This brings me to the more exciting news: We finally got our wood stove! We had this picked out a long time ago, and should have bought it then because the price went up. It's a Norwegian Jotul F400 Castine, sized to efficiently heat our entire house. There's a 3 day break-in process, but we'll post action photos when that's done.

The Garage slowly continues. It is fully insulated and the exterior is done. Much better than the October siding we did on the house. It was way too cold.

I hooked up the floor heat. Everything works well, but I had a small 1 drip an hour leak in one of my connections. Turns out I damaged an o-ring when installing it. Simple fix, and I guess 17 out of 18 leak-free connections isn't bad for a non-plumber. The Rehau pex tubing and manifold is a very high quality and easy to use system.

The manifold has little flow meters and thermometers on the supply and return side to help determine how much fluid is moving through the floor. From this, it's easy to determine how much heat is going into it. As I hoped, there is about twice as much heat as is needed for the coldest day, so at -50 degrees, the heat should only have to run half the time.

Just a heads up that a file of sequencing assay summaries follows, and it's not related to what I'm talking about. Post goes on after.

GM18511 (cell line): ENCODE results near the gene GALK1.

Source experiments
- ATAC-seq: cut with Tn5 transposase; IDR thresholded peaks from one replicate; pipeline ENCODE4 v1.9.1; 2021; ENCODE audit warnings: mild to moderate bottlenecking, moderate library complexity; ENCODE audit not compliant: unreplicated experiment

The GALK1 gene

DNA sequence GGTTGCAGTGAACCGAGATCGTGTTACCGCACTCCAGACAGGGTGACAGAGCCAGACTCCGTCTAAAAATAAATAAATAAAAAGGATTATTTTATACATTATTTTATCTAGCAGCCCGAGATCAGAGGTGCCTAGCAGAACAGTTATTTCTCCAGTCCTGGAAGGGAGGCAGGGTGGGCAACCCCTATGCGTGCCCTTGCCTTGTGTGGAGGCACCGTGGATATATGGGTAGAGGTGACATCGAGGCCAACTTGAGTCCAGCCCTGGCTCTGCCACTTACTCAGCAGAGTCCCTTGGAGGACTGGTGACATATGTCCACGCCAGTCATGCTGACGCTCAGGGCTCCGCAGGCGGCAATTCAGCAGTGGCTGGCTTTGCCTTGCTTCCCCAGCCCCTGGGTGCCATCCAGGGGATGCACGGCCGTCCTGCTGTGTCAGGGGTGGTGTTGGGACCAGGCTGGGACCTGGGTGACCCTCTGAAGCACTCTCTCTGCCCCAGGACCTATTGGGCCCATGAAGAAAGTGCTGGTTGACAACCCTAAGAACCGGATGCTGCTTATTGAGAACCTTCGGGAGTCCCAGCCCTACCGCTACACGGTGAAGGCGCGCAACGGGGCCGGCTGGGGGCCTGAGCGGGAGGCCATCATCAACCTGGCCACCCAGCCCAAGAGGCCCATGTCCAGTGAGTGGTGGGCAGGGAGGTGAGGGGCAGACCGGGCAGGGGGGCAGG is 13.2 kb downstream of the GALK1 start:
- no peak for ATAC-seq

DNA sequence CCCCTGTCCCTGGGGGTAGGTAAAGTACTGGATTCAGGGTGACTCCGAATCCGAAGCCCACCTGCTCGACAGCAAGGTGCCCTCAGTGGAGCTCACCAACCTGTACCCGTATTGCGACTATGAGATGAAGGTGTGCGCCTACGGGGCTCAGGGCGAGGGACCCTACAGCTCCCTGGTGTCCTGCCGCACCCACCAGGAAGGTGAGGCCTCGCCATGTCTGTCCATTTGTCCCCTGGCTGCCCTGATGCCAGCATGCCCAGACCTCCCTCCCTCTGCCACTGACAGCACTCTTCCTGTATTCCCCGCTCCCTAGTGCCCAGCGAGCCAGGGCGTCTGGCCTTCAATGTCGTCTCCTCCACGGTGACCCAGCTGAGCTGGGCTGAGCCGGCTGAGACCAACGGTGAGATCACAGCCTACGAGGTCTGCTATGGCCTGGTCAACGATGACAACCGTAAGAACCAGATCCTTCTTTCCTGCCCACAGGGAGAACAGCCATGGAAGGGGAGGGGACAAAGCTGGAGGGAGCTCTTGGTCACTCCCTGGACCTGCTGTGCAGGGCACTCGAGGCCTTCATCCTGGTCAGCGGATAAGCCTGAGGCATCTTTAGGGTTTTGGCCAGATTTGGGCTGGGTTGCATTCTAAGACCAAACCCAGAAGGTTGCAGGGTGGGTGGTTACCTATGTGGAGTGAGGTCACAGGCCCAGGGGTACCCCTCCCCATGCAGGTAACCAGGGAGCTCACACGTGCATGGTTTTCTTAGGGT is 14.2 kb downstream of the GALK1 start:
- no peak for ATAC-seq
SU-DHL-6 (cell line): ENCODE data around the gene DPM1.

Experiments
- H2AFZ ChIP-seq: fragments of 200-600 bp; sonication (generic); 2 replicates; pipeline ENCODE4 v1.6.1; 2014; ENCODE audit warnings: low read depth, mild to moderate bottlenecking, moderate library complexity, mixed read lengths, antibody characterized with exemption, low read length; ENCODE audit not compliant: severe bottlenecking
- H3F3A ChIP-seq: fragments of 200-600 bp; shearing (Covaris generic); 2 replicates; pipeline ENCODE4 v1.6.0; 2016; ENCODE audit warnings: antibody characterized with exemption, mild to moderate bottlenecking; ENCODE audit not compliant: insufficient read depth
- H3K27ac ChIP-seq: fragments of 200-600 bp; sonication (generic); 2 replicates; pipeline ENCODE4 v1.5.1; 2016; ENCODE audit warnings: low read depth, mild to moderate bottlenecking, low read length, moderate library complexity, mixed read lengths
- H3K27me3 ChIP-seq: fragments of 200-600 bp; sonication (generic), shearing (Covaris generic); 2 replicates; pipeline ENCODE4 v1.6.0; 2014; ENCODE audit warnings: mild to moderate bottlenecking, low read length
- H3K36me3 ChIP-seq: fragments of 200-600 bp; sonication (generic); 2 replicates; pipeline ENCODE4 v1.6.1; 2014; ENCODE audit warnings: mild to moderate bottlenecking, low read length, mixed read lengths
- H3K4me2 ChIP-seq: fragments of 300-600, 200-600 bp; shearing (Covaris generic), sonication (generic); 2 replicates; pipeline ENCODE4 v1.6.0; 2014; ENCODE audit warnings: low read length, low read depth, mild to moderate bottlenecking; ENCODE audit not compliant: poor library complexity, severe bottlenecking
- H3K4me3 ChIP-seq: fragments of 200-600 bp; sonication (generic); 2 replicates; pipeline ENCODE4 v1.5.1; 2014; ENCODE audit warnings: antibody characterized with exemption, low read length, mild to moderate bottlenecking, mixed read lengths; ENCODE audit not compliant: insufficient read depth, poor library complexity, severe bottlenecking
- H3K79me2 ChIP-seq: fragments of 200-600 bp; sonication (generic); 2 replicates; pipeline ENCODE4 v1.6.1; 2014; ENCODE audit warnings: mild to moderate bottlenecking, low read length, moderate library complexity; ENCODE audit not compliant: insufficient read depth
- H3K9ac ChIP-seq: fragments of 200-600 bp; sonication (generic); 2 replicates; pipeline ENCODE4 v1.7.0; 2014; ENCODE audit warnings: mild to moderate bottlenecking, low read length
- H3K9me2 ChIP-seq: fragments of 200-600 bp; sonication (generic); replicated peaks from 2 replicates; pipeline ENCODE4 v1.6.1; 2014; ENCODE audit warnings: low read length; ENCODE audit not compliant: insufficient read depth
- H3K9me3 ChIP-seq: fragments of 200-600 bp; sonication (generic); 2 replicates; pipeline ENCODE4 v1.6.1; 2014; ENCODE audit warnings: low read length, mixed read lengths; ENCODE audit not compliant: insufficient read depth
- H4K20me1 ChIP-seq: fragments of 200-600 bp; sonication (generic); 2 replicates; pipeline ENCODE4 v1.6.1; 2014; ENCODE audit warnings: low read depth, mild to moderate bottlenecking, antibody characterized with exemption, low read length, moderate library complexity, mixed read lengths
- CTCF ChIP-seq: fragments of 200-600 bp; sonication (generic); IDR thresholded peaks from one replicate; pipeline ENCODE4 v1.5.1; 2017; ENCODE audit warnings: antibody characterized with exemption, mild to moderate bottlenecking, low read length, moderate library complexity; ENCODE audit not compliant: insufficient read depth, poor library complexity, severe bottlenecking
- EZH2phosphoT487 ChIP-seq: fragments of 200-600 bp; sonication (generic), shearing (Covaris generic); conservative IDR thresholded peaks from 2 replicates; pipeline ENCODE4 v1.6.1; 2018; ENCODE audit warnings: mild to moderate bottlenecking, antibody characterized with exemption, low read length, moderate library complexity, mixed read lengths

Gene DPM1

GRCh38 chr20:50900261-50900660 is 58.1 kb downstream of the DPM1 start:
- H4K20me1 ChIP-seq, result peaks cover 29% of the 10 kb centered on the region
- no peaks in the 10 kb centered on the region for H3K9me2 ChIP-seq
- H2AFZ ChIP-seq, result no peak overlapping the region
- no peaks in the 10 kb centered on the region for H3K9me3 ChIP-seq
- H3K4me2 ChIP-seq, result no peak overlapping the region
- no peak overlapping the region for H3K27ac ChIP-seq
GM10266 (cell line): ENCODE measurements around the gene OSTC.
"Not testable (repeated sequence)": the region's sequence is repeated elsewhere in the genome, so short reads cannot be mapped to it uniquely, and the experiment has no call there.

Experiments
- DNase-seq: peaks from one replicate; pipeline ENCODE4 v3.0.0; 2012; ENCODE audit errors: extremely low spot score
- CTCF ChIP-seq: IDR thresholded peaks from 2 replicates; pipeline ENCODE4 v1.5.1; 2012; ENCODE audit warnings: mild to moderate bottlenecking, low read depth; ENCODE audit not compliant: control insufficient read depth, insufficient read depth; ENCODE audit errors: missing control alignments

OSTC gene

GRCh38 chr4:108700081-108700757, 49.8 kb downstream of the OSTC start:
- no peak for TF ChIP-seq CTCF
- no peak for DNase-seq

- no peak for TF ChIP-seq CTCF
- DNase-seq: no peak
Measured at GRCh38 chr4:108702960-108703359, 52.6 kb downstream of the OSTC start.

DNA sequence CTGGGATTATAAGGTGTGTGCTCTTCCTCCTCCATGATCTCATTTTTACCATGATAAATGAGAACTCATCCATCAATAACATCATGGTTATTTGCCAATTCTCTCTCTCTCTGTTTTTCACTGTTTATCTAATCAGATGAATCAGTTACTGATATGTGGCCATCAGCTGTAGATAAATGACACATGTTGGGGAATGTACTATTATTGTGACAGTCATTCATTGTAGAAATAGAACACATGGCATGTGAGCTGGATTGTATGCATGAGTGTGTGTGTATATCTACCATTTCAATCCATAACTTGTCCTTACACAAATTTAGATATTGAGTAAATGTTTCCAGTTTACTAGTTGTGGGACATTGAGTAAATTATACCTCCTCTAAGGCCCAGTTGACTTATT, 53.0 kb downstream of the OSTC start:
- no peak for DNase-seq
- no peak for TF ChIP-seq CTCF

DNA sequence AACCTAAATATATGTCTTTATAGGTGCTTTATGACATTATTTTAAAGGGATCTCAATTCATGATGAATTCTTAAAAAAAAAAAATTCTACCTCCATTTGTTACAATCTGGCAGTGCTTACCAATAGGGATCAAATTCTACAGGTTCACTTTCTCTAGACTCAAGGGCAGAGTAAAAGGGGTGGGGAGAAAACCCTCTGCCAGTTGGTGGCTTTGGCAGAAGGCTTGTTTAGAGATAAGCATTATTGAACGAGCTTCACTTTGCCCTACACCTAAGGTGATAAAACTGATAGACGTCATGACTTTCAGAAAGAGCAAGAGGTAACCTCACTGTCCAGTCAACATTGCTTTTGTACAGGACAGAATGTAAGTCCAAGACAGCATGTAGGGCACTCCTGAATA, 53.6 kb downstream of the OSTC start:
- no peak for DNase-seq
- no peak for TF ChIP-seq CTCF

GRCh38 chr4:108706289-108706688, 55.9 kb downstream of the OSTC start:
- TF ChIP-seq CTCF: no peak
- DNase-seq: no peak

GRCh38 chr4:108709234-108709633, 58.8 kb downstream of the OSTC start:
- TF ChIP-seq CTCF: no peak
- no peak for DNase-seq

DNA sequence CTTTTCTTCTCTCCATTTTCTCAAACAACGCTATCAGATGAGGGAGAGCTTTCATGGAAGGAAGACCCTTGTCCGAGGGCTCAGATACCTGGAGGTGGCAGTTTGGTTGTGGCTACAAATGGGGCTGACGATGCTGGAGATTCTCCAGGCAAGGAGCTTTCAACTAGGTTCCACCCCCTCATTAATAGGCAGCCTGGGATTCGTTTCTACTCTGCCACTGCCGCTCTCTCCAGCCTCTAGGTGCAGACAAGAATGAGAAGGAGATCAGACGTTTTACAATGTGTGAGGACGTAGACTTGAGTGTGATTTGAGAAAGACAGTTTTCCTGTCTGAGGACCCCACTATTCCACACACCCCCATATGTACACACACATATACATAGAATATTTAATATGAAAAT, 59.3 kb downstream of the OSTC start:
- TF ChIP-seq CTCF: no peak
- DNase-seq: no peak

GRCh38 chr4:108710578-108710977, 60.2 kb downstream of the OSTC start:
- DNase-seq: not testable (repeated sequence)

Sunday, September 21, 2008

Update to the drywall:

The drywall is done, and in the end it looks like it won't be that bad. It turns out, by dumb luck, my biggest concern of the ceiling sagging under the weight of the insulation is moot. Since I happened to get the material (technically gypsum wallboard; drywall is a brand name) from Uresco Building Materials, I got the Georgia Pacific ToughRock brand, and the 1/2 stuff they gave me is specially reinforced with fiberglass to be as strong as 5/8" ceiling board. Had I known this, I would have ordered all 1/2" board and eliminated at least the problem of the wall ledge.

On the more humorous side of things, I stole the stupid award from the contractors. I was in the attic insulation space above them, and I fell through. At least one leg did, kicking off half a sheet. They crew looked at me really surprised, and I said, "Hey guys, I was upstairs and I thought I'd drop in."